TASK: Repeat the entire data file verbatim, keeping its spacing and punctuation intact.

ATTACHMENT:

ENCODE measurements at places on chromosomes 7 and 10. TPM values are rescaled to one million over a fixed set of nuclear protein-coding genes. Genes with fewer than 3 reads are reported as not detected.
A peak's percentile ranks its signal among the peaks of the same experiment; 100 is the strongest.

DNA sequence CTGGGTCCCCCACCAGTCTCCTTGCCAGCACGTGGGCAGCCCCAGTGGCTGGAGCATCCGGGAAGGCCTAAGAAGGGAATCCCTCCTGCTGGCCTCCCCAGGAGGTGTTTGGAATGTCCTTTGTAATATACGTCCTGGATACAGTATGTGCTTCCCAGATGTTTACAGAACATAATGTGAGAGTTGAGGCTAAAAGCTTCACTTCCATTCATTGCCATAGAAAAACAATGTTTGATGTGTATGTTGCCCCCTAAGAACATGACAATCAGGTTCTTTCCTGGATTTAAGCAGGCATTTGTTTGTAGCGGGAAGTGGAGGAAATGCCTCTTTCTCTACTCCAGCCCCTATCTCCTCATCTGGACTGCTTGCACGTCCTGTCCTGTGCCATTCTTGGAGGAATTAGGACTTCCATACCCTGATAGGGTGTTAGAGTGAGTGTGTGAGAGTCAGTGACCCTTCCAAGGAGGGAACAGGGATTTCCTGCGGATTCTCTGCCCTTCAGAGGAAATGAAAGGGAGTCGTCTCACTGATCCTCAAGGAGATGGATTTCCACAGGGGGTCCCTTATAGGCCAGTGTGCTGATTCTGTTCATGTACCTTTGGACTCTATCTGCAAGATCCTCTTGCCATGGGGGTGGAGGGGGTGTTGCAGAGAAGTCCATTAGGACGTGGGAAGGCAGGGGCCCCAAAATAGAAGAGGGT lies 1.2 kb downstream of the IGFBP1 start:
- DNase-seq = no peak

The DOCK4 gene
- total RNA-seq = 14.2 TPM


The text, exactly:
ENCODE measurements at places on chromosomes 7 and 10. TPM values are rescaled to one million over a fixed set of nuclear protein-coding genes. Genes with fewer than 3 reads are reported as not detected.
A peak's percentile ranks its signal among the peaks of the same experiment; 100 is the strongest.

DNA sequence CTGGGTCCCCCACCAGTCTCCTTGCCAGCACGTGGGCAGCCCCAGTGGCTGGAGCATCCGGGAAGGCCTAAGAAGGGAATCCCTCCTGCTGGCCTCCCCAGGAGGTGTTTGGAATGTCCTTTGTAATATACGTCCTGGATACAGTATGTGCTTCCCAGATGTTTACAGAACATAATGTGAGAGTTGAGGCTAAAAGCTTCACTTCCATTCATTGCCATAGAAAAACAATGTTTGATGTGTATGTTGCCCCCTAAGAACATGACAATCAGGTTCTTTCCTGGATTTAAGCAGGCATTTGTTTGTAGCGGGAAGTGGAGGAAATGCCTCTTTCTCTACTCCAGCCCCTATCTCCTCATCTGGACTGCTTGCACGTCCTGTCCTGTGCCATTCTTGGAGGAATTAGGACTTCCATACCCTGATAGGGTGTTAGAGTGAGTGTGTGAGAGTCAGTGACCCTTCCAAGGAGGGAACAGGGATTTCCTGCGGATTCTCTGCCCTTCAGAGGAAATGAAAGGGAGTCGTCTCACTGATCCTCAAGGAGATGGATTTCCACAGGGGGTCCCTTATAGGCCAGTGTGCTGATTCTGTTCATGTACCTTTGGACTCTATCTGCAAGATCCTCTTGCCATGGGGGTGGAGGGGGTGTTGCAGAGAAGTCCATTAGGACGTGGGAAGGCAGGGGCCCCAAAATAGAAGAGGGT lies 1.2 kb downstream of the IGFBP1 start:
- DNase-seq = no peak

The DOCK4 gene
- total RNA-seq = 14.2 TPM